Latin Rhythms to Turn the Heat Up at Irvine Meadows

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Promotional Image from the film El Amor Brujo
It's been a pretty hot summer, and it doesn't look like it will be cooling down anytime soon. However, since neither whining nor becoming actively green are going to change the climate by this weekend, one might as well celebrate the heat in style by attending Pacific Symphony's "Bolero and Hot Latin Nights" program at the recently rechristened Irvine Meadows Amphitheatre.

For the first half of the sensually charged program, Pacific Symphony's music director Carl St. Clair will conduct his orchestra in performances of several Spanish-themed pieces. First is Russian composer Nikolai Rimsky-Korsakov's Capriccio Espagnol, Op. 34, which is a five movement orchestral piece based on Spanish folk melodies. Next is Ritual Fire Dance from Spanish composer Manuel de Falla's El Amor Brujo. This ballet piece is based on a traditional Spanish story involving a woman who jumps through fire in order to lure the restless spirit of her dead husband to follow her and perish in the flames. Rounding out the first half of the program are excerpts from Georges Bizet's Carmen, featuring the quintessential flirtatious aria "Habanera" (mezzo-soprano Milena Kitić will be singing).

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Dinner In Five Parts Pairs Quality Food With Amazing Music

Courtesy of Jim Colombo
In the last 50 years, the way that we consume food has drastically changed. Take Buffalo Wild Wing's for example, you're offered an iPad to play games as you walk in the door. Sports stream throughout plasma's just about everywhere you look and contests for eating dangerously hot wings commence here and there, as well. Maybe you're more fond of staying in and whipping up a delicious, gluten-free, meal as you binge on Orange Is The New Black, but either way it's evident that the world is in need of a culinary renaissance. People are not only craving a richer dining experience, they're expecting it.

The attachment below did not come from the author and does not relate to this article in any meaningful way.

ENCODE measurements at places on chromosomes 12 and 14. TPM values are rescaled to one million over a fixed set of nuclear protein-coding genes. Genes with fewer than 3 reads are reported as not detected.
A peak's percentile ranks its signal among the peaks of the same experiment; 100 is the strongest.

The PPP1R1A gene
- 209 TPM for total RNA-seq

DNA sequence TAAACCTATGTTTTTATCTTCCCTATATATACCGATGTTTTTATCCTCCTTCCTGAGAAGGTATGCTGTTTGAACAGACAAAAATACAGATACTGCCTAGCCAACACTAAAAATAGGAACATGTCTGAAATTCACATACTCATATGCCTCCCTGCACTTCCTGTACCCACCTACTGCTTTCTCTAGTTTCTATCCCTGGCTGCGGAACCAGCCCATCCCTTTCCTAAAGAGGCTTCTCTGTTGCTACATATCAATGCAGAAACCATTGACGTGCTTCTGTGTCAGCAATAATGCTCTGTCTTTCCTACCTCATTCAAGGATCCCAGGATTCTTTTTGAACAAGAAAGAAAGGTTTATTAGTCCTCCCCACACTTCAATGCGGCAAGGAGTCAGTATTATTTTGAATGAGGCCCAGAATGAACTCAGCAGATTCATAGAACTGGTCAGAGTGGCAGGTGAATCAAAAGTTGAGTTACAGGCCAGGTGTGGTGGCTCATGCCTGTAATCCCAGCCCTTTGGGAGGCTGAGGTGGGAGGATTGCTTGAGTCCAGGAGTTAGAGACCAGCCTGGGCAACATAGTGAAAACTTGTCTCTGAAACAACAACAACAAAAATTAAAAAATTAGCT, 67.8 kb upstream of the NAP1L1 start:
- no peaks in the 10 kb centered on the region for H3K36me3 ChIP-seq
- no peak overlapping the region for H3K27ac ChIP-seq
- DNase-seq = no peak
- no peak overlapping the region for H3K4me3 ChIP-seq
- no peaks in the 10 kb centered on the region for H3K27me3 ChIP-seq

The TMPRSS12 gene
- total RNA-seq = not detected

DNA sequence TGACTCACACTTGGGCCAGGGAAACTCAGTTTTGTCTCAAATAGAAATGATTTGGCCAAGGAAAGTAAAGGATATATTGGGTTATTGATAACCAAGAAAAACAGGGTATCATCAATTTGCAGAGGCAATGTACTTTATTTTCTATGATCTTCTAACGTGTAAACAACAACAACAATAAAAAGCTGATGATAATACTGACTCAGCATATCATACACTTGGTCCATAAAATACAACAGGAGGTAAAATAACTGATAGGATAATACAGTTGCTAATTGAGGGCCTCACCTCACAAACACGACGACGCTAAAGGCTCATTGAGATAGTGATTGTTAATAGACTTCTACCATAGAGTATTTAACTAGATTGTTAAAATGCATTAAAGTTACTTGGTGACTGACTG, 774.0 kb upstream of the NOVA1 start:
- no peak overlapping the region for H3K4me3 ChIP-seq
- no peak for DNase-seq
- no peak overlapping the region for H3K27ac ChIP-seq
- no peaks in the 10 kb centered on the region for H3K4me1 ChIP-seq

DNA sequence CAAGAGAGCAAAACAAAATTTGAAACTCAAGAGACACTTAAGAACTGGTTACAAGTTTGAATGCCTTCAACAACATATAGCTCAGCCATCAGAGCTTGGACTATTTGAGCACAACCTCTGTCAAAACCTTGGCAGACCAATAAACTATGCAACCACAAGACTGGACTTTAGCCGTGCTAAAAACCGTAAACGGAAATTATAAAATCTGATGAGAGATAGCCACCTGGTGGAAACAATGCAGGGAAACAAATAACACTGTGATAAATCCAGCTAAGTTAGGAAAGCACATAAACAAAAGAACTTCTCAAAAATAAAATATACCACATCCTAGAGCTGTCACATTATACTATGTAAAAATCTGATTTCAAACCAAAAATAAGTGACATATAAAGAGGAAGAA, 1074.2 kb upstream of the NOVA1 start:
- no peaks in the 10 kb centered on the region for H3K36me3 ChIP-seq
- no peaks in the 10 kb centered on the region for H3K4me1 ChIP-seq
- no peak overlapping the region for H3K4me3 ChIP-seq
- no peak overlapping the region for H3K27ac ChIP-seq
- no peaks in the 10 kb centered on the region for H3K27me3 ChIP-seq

Wednesday, July 29th at 7p.m. Five Crowns will delight and entice attendees as they present Dinner In Five Parts. It's time to be present, taste that subtle hint of mache as it flirts with ricotta salata in your mouth and bare witness to how the dining landscape can shape your sensory experience.

Five courses, five pairings, five musicians, five sets, and five senses amiss the charming Corona Del Mar, English garden. Creative genius Allen Moon, of Santa Ana Sites, has brought together Chris Roundtree, of wild Up, to curate a live set list composed by Missy Mazzoli, Morton Feldman, Andrew Tholl, J.S. Back, and Jodie Landau.

The conventional setting of musicians gathering before attendees will be stripped as performers intersperse throughout the space. Moon explains, "When you're able to break down the barriers it can become a very powerful experience. [Roundtree] breaks down formality and address' accessibility, allowing the audience to experience it in a personal way, that only can happen in this sort of environment."

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Ian Anderson's Idea of Rock-n-Roll is More Complex Than You Know

Press Image of Jethro Tull from a 1977 Concert
Rock music is not typically thought of as a vehicle for profound commentary. Granted, the music of classic rock acts like Pink Floyd and Yes provide meditative grooves that are just as deeply poetic as they are good to listen to while stoned, but the progressive rock of Ian Anderson (whose band Jethro Tull was also a product of 60's England) is just as whimsically laced with satire and gobbledygook as it is overtly didactic. His latest album, Homo Erraticus, is the third entry in his Thick as a Brick Trilogy, which includes Thick as a Brick (released by Jethro Tull in 1972 and hailed by Rolling Stone as "one of rock's most sophisticated and ground-breaking products") and Thick as a Brick 2 (released by Ian Anderson in 2012).